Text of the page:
Regional SME Investment Conference Draws 600 Delegates

Prof. Robin Jarvis at Tuesday’s press briefing (Photo: Tuong Thuy)

Almost 100 business people from regional countries and Europe plus some 500 Vietnamese have registered to attend a Ho Chi Minh City conference on promoting investment in small to medium enterprises (SMEs) in Asia-Pacific, organizer ACCA announced on Tuesday.

The event will take place on October 27-28 at the Sheraton Saigon, said Ms. Nguyen Phuong Mai, Viet Nam country manager of Britain’s Association of Chartered Certified Accountants (ACCA).

The conference will discuss the latest tax laws, employment issues and investment opportunities in Viet Nam, learn the importance of making financial reports, and find new investment opportunities, she told reporters at a press briefing.

The forum will feature keynote addresses from ACCA chief executive Allen Blewitt, Ms. Ton Nu Thi Ninh, deputy head of the National Assembly’s International Relations Committee, Mr. Hoang Van Dung, first vice president of the Viet Nam Chamber of Commerce and Industry, and other guest speakers.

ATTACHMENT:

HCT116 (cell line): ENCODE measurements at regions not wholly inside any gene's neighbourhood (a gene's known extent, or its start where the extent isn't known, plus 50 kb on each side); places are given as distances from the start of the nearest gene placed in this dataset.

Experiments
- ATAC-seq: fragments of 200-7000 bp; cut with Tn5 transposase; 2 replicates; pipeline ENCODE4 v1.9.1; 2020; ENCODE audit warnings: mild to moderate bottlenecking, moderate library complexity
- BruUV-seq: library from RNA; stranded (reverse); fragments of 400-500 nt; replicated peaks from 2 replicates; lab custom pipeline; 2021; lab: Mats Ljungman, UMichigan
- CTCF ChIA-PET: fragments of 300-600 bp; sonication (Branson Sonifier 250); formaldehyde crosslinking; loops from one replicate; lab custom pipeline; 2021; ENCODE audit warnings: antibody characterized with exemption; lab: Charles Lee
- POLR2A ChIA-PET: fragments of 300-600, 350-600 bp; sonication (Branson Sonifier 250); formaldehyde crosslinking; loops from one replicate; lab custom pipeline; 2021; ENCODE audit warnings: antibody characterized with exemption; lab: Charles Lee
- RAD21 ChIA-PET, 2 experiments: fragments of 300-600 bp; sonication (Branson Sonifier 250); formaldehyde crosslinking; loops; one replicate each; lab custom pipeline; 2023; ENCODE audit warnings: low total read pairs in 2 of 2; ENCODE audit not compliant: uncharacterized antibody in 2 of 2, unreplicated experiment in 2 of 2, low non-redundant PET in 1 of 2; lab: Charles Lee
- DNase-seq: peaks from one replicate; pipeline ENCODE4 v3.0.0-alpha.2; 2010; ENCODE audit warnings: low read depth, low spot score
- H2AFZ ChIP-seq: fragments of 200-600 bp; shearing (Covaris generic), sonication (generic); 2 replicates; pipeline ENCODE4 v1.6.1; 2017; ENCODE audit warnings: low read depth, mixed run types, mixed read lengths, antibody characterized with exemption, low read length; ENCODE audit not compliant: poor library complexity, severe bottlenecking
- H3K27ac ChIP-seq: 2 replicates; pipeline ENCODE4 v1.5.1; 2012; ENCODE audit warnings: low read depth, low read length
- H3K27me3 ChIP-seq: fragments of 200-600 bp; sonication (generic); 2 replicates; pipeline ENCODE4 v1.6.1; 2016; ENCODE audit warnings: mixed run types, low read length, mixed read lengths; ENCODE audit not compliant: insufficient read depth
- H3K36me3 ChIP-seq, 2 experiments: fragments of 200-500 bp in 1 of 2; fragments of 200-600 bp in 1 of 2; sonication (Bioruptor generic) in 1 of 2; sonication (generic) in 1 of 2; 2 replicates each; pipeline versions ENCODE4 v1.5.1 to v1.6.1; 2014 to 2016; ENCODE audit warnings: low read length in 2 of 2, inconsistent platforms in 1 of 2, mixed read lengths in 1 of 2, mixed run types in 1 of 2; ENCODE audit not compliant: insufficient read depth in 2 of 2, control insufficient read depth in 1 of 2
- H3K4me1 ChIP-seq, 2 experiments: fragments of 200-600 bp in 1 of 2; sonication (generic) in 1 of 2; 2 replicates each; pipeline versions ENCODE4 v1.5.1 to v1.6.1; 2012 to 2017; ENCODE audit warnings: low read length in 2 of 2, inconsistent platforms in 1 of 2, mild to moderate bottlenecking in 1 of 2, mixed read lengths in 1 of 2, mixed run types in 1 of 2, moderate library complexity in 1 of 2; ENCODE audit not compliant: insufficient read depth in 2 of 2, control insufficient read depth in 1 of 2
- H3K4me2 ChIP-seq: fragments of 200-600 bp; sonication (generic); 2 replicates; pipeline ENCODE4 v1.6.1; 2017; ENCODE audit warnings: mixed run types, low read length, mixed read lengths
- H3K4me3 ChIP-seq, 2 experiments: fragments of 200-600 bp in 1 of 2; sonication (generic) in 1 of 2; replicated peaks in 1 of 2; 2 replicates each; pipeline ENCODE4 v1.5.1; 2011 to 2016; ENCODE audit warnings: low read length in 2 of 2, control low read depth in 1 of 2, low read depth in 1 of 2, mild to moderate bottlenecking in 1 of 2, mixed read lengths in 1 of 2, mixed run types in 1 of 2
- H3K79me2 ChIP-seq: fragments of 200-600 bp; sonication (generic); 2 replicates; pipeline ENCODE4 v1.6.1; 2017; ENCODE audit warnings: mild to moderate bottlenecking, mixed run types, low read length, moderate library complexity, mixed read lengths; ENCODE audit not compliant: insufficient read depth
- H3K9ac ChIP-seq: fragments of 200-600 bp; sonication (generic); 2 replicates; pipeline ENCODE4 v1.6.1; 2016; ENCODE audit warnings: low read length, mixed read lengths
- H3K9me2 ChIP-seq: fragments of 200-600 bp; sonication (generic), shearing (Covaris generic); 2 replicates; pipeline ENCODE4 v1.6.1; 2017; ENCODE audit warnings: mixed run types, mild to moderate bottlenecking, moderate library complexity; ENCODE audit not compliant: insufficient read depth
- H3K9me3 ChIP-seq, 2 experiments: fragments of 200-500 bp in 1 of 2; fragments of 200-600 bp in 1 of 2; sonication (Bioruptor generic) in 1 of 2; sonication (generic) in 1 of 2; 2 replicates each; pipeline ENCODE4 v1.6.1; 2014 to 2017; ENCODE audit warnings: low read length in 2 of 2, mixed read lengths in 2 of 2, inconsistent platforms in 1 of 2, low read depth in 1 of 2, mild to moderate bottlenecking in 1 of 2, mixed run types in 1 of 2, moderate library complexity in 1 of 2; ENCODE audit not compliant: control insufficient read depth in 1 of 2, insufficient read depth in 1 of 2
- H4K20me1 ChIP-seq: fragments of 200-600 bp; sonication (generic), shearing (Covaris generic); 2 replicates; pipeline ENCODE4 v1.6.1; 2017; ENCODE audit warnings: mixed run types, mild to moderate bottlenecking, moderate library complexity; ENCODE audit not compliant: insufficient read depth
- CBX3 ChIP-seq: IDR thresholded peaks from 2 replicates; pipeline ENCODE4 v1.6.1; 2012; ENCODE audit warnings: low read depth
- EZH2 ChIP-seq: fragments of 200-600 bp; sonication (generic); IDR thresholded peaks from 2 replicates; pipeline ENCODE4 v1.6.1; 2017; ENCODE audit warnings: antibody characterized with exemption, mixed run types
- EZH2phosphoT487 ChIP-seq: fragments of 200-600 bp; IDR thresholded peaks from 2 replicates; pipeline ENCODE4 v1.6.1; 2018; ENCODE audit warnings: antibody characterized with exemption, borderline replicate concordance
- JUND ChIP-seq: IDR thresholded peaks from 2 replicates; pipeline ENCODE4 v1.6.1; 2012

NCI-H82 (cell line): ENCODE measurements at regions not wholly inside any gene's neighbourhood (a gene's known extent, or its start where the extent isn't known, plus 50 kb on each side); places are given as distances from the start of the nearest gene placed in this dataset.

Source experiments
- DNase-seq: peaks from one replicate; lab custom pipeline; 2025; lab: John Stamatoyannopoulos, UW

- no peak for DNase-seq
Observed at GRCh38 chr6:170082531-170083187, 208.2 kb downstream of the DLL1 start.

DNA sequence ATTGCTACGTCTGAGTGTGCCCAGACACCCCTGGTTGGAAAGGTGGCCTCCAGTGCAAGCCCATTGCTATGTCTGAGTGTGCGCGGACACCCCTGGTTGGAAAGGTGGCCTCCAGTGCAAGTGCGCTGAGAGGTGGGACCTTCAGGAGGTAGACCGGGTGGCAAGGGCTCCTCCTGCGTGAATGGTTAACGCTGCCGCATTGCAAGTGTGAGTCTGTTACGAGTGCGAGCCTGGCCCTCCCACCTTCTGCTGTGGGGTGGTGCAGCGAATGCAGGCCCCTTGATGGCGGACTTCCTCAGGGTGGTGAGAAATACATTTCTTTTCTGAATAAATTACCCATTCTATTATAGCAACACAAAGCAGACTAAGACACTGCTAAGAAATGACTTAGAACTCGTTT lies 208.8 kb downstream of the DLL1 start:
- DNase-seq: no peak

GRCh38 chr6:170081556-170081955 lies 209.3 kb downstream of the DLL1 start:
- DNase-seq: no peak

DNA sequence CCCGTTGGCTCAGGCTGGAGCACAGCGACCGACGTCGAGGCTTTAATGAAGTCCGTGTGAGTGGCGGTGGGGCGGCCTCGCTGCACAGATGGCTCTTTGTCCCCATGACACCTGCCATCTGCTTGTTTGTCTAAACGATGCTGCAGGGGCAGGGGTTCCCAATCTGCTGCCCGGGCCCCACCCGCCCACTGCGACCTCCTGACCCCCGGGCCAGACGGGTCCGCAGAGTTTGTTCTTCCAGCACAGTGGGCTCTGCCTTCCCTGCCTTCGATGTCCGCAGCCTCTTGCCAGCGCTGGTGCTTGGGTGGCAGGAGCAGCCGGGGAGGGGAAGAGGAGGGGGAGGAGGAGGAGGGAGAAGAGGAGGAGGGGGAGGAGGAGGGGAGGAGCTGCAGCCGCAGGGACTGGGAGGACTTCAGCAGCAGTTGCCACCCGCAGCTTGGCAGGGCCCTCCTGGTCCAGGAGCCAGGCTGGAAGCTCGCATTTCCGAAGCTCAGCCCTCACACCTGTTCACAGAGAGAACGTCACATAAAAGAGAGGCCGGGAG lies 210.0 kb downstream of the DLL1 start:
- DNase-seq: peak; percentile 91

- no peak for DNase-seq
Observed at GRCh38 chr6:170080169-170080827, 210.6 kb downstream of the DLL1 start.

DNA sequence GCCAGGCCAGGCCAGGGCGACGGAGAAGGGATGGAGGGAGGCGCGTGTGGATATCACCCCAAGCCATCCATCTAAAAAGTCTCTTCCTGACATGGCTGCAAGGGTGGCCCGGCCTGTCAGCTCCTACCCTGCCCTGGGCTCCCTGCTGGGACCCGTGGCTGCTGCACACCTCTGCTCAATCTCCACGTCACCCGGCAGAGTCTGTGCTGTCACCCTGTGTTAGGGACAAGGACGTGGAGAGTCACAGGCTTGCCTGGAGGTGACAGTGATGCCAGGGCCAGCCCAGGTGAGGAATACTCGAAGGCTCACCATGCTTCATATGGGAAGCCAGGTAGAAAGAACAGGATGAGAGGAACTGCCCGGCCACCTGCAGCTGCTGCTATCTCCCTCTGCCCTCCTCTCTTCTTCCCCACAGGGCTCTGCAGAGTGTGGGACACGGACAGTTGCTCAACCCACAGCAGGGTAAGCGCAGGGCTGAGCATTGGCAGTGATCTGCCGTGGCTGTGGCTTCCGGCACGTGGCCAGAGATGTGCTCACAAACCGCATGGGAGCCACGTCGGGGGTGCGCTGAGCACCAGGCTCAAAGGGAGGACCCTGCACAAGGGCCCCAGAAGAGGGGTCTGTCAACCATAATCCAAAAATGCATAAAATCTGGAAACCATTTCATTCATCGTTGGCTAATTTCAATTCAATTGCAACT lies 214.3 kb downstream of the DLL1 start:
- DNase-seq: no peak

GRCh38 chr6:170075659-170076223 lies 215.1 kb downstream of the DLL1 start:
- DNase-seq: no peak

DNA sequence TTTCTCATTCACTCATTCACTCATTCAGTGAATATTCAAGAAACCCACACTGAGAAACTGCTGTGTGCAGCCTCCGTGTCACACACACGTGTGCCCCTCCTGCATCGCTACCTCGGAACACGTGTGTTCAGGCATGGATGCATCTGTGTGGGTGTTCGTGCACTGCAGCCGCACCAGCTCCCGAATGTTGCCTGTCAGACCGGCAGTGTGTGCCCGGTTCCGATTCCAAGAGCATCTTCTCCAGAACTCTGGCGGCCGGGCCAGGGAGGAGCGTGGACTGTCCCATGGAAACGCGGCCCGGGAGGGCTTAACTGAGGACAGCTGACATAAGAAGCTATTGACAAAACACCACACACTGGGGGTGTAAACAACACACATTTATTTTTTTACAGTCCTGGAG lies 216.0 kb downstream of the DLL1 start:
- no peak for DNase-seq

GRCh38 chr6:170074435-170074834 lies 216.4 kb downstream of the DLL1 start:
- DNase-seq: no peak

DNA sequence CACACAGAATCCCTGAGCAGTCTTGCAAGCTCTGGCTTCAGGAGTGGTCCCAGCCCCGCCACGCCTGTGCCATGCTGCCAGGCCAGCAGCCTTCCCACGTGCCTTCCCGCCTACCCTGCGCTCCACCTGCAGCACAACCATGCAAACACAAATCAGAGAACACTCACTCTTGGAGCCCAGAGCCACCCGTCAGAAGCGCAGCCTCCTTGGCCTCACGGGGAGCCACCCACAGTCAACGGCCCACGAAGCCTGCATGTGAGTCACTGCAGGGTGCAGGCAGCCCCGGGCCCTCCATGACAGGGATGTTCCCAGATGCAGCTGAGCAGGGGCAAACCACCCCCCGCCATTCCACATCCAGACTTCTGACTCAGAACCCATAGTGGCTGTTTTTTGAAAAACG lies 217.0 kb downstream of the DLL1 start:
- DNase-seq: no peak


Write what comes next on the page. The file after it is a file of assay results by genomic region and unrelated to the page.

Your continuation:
A message from Mr. Blewitt, transferred to the press briefing by country manager Mai, went: “The forum is important, not only because of changes Viet Nam is undergoing, particularly with the impending likely admission to the World Trade Organization, but also because of small businesses from the overwhelming majority of enterprises in any economy.”

Professor Robin Jarvis from Britain, who is in charge of small business at the ACCA, will deliver a presentation on the provision of accounting services for SMEs.

Mr. Ian Lydall, PricewaterhouseCoopers Territorial Senior Partner for Indochina, will draw on his more than 28 years’ experience to help delegates in making financial reports.

The organizers of the conference are the Viet Nam Association of Accountants and the Viet Nam Association of Chartered Professional Auditors.

Viet Nam has about 180,000 SMEs now, according to the Viet Nam Chamber of Commerce and Industry. The Government expects the number to increase to 500,000 by 2010. The private sector is currently responsible for about 40% of the nation’s GDP.

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Reported by Tuong Thuy

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